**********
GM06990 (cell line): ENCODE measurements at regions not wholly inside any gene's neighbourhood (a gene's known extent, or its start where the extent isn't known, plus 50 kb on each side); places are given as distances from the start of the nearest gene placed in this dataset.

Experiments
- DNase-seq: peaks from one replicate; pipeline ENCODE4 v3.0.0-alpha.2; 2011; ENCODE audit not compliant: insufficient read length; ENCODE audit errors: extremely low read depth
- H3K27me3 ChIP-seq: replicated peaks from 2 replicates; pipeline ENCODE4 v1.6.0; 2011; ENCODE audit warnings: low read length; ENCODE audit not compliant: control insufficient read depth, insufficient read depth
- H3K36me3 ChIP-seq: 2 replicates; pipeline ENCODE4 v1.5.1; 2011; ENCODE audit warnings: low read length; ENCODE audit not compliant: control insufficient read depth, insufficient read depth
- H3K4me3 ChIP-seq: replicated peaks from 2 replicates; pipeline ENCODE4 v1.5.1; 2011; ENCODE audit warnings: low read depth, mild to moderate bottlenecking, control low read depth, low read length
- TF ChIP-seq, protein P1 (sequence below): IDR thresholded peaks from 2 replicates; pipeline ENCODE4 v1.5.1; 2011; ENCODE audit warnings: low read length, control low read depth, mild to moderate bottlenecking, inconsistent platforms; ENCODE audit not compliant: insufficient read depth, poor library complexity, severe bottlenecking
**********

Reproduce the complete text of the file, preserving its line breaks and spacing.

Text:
GM06990 (cell line): ENCODE measurements at regions not wholly inside any gene's neighbourhood (a gene's known extent, or its start where the extent isn't known, plus 50 kb on each side); places are given as distances from the start of the nearest gene placed in this dataset.

Experiments
- DNase-seq: peaks from one replicate; pipeline ENCODE4 v3.0.0-alpha.2; 2011; ENCODE audit not compliant: insufficient read length; ENCODE audit errors: extremely low read depth
- H3K27me3 ChIP-seq: replicated peaks from 2 replicates; pipeline ENCODE4 v1.6.0; 2011; ENCODE audit warnings: low read length; ENCODE audit not compliant: control insufficient read depth, insufficient read depth
- H3K36me3 ChIP-seq: 2 replicates; pipeline ENCODE4 v1.5.1; 2011; ENCODE audit warnings: low read length; ENCODE audit not compliant: control insufficient read depth, insufficient read depth
- H3K4me3 ChIP-seq: replicated peaks from 2 replicates; pipeline ENCODE4 v1.5.1; 2011; ENCODE audit warnings: low read depth, mild to moderate bottlenecking, control low read depth, low read length
- TF ChIP-seq, protein P1 (sequence below): IDR thresholded peaks from 2 replicates; pipeline ENCODE4 v1.5.1; 2011; ENCODE audit warnings: low read length, control low read depth, mild to moderate bottlenecking, inconsistent platforms; ENCODE audit not compliant: insufficient read depth, poor library complexity, severe bottlenecking